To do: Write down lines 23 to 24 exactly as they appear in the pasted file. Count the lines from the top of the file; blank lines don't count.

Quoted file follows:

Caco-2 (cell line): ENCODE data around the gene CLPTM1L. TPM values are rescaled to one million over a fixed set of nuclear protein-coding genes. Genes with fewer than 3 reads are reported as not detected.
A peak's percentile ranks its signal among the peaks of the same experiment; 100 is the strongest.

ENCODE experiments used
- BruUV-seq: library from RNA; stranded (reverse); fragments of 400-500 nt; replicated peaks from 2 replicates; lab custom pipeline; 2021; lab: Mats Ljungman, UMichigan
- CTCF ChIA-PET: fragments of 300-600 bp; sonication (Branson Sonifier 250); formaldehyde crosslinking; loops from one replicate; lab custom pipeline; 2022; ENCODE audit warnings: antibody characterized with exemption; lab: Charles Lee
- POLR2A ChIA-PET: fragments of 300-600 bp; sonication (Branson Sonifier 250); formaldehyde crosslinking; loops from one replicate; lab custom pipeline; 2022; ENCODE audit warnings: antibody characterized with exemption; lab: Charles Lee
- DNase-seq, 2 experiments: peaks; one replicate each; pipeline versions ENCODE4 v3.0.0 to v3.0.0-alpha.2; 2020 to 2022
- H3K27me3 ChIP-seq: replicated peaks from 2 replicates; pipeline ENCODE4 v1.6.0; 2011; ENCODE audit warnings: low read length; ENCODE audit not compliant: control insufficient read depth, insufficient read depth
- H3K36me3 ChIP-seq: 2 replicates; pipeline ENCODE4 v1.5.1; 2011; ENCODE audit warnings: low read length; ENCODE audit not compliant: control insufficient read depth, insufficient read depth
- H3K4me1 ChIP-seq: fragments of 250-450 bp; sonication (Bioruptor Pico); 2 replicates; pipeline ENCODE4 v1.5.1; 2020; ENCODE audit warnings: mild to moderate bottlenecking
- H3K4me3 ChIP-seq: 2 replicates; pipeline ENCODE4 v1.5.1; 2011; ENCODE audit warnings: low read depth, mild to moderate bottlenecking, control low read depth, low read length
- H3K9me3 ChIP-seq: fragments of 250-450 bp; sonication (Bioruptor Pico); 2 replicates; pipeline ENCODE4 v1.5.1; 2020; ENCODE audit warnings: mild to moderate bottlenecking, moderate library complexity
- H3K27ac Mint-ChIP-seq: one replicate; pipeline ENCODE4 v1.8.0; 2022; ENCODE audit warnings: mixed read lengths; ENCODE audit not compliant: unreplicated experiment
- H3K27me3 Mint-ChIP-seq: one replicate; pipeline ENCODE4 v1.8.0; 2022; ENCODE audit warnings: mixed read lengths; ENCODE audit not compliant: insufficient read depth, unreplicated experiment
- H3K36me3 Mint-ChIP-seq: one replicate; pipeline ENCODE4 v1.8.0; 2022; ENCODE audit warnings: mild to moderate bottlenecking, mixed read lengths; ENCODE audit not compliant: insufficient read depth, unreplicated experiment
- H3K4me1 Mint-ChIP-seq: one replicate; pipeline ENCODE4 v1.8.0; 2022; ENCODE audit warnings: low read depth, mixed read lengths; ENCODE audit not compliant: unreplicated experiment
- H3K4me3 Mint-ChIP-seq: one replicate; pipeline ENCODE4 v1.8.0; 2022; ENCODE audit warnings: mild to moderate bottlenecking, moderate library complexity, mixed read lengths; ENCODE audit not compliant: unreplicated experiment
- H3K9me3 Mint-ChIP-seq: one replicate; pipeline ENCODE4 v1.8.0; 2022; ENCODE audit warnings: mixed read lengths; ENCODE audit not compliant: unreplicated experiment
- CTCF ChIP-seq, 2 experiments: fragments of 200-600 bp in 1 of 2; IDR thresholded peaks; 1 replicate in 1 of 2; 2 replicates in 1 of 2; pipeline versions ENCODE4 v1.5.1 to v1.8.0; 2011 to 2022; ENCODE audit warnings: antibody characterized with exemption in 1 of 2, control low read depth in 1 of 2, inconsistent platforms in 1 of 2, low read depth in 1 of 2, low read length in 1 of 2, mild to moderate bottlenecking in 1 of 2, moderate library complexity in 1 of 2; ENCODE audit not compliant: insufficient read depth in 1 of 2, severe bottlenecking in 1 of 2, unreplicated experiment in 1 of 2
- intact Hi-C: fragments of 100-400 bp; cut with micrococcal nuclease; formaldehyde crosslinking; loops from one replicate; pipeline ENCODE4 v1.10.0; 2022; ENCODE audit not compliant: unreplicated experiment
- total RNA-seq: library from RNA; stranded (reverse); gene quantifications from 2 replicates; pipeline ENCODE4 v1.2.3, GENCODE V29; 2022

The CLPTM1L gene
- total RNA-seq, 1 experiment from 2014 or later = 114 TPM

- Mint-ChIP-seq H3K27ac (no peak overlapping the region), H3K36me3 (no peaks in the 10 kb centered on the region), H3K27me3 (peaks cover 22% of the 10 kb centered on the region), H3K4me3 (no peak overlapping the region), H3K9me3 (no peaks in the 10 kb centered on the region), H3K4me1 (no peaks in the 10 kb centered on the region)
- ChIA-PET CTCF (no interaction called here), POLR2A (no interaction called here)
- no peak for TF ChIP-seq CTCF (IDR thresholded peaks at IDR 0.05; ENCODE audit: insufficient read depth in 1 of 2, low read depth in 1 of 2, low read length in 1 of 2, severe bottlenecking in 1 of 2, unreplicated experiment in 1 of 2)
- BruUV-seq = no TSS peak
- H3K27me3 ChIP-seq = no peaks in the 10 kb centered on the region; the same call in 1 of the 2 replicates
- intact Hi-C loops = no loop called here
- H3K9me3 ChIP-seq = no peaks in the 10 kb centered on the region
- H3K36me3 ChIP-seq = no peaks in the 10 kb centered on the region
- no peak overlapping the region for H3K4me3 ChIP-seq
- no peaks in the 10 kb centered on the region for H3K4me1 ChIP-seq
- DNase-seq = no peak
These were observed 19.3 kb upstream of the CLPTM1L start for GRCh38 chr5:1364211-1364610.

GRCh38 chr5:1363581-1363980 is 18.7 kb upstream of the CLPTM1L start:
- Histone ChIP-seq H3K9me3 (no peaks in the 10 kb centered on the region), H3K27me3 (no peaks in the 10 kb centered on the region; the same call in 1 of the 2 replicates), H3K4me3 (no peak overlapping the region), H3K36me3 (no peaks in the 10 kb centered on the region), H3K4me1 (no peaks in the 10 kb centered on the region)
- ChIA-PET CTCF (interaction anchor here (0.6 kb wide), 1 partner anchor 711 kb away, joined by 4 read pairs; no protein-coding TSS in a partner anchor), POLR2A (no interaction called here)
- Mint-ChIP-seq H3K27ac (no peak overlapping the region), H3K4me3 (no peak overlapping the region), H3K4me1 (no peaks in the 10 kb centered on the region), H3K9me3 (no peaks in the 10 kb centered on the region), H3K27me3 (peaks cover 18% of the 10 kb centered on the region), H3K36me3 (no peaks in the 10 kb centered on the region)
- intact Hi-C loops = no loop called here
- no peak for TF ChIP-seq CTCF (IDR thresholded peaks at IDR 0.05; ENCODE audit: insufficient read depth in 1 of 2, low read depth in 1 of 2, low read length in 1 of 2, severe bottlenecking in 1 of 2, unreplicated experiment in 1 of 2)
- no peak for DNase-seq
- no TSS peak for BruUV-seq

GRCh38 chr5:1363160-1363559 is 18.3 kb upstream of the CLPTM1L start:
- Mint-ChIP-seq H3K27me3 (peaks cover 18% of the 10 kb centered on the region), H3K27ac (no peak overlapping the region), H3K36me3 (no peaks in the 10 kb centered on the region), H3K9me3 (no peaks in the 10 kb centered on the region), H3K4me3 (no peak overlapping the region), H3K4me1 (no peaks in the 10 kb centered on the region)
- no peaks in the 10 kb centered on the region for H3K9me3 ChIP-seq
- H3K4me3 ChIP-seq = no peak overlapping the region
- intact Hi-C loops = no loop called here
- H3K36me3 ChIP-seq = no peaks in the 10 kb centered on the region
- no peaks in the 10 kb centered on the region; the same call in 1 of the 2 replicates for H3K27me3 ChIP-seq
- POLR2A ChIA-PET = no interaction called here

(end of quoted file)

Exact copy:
- total RNA-seq, 1 experiment from 2014 or later = 114 TPM

- Mint-ChIP-seq H3K27ac (no peak overlapping the region), H3K36me3 (no peaks in the 10 kb centered on the region), H3K27me3 (peaks cover 22% of the 10 kb centered on the region), H3K4me3 (no peak overlapping the region), H3K9me3 (no peaks in the 10 kb centered on the region), H3K4me1 (no peaks in the 10 kb centered on the region)